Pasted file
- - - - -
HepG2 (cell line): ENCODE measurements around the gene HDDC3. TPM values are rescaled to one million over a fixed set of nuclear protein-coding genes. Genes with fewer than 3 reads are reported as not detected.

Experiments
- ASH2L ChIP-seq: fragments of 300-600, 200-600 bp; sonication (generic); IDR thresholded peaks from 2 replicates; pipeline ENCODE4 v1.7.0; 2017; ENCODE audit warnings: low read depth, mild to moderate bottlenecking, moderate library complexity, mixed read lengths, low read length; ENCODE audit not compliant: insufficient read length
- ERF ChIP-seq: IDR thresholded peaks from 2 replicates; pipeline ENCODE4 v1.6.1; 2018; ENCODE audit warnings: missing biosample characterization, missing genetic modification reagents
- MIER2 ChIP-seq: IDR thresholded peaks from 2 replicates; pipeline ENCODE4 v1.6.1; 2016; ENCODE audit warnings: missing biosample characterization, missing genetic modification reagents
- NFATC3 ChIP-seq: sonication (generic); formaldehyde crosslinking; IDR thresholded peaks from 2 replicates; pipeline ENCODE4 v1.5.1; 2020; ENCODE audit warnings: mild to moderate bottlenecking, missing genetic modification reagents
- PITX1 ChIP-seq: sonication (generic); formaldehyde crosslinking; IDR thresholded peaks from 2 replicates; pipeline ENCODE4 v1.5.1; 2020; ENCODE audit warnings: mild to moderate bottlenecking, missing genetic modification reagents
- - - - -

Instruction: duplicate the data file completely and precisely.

HepG2 (cell line): ENCODE measurements around the gene HDDC3. TPM values are rescaled to one million over a fixed set of nuclear protein-coding genes. Genes with fewer than 3 reads are reported as not detected.

Experiments
- ASH2L ChIP-seq: fragments of 300-600, 200-600 bp; sonication (generic); IDR thresholded peaks from 2 replicates; pipeline ENCODE4 v1.7.0; 2017; ENCODE audit warnings: low read depth, mild to moderate bottlenecking, moderate library complexity, mixed read lengths, low read length; ENCODE audit not compliant: insufficient read length
- ERF ChIP-seq: IDR thresholded peaks from 2 replicates; pipeline ENCODE4 v1.6.1; 2018; ENCODE audit warnings: missing biosample characterization, missing genetic modification reagents
- MIER2 ChIP-seq: IDR thresholded peaks from 2 replicates; pipeline ENCODE4 v1.6.1; 2016; ENCODE audit warnings: missing biosample characterization, missing genetic modification reagents
- NFATC3 ChIP-seq: sonication (generic); formaldehyde crosslinking; IDR thresholded peaks from 2 replicates; pipeline ENCODE4 v1.5.1; 2020; ENCODE audit warnings: mild to moderate bottlenecking, missing genetic modification reagents
- PITX1 ChIP-seq: sonication (generic); formaldehyde crosslinking; IDR thresholded peaks from 2 replicates; pipeline ENCODE4 v1.5.1; 2020; ENCODE audit warnings: mild to moderate bottlenecking, missing genetic modification reagents